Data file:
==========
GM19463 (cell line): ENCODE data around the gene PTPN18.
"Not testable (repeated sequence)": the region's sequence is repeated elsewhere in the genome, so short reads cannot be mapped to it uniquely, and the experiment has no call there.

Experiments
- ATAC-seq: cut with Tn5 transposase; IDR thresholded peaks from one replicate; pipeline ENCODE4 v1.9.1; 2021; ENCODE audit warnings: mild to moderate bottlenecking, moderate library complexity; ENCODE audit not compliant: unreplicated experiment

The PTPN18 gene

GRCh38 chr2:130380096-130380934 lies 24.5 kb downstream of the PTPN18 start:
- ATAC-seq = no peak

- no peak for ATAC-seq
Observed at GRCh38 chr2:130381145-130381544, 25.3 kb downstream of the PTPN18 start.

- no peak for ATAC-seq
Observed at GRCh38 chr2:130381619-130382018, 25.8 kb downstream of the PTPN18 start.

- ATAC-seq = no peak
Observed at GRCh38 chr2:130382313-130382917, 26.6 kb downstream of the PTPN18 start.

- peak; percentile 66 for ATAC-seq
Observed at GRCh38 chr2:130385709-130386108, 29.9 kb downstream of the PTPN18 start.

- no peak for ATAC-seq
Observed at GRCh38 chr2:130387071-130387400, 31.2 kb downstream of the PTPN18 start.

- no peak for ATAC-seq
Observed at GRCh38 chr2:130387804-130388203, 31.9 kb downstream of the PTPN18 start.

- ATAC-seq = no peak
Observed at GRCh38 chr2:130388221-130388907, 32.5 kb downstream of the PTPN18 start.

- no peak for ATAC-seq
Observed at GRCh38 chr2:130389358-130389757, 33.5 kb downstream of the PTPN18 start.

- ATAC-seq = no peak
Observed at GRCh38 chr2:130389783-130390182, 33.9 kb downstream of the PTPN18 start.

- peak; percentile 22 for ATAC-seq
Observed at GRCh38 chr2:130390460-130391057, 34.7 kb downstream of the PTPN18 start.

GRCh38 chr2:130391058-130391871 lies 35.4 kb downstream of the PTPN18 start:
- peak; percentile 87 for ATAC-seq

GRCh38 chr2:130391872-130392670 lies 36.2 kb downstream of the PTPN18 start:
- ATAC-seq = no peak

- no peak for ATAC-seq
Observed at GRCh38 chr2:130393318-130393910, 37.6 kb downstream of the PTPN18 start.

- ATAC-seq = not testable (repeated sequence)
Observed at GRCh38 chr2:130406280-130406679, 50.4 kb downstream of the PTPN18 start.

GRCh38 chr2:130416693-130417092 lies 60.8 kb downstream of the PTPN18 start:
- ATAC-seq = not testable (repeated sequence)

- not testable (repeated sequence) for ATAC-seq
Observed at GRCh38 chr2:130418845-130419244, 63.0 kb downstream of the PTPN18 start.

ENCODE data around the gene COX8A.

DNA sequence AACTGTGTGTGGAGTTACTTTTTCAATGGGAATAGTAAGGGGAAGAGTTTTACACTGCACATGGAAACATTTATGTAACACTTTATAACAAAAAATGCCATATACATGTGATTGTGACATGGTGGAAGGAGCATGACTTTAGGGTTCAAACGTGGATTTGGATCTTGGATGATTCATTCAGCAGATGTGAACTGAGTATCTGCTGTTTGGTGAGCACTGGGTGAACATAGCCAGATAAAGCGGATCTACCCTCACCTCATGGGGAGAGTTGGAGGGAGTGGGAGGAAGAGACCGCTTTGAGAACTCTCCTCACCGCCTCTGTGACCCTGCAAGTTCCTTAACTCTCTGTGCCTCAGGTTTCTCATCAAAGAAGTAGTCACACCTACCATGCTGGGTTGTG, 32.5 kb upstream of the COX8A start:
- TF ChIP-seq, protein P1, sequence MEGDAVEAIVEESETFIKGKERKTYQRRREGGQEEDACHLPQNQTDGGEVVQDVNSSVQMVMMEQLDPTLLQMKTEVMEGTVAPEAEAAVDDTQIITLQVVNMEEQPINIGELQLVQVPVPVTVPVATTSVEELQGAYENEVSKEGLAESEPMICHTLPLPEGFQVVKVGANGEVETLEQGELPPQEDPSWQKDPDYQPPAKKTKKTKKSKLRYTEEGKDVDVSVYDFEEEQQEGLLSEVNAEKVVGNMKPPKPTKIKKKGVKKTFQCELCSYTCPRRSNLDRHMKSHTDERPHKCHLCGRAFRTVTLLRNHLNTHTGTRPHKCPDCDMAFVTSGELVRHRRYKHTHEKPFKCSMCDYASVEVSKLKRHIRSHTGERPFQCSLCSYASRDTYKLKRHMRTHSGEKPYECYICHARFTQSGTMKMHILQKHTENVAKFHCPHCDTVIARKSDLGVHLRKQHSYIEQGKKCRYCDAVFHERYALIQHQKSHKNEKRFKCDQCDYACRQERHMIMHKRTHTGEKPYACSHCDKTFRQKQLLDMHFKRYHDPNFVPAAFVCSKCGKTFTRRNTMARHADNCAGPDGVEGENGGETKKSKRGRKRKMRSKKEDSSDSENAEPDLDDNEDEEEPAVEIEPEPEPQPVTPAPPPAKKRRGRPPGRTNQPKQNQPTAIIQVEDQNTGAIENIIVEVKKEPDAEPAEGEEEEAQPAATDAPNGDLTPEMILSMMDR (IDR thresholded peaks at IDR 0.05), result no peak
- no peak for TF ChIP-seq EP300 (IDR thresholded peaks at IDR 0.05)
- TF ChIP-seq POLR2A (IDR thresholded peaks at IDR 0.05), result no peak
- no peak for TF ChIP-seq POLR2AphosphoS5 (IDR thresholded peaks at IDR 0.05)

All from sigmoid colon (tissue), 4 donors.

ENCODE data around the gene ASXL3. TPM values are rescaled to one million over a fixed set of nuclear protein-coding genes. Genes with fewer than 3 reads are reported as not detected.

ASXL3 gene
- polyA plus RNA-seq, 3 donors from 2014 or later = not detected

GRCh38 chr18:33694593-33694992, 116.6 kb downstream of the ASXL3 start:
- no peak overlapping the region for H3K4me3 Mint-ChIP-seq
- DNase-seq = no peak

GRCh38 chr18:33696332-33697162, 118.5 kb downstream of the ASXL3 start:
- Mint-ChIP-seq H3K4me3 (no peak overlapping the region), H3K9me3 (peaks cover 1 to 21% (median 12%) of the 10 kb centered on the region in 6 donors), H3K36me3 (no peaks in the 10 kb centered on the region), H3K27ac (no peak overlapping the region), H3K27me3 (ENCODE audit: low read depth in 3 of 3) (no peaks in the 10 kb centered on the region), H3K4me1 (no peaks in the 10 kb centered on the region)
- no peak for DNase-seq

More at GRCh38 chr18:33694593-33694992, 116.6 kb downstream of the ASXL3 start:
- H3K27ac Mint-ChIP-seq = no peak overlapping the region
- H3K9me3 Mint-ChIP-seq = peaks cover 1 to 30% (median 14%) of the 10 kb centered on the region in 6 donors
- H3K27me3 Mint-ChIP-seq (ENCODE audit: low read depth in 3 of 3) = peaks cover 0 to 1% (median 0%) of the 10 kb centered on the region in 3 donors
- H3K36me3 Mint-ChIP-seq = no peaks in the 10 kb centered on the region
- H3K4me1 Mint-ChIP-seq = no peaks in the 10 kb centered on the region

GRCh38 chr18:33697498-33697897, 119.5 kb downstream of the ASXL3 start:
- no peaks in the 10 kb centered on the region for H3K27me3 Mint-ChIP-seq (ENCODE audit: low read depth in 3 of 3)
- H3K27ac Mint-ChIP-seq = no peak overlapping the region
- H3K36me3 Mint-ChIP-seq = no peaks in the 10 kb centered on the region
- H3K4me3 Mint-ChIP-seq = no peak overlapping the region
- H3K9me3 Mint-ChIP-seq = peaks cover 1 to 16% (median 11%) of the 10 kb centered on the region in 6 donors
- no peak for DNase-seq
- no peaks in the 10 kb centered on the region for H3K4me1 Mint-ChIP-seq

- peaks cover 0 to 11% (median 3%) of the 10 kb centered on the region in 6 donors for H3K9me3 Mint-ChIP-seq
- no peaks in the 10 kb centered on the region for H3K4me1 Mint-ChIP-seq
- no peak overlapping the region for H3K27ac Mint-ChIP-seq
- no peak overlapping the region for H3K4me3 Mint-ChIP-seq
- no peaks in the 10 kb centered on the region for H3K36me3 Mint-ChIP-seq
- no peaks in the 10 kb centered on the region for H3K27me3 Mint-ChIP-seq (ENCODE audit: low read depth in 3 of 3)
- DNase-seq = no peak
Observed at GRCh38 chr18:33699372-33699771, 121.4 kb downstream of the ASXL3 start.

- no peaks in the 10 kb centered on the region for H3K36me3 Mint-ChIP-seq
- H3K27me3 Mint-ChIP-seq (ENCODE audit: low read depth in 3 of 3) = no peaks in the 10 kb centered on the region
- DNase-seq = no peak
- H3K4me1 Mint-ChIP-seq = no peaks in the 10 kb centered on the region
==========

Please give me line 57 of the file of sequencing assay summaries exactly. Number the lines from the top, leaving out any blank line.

- H3K27ac Mint-ChIP-seq = no peak overlapping the region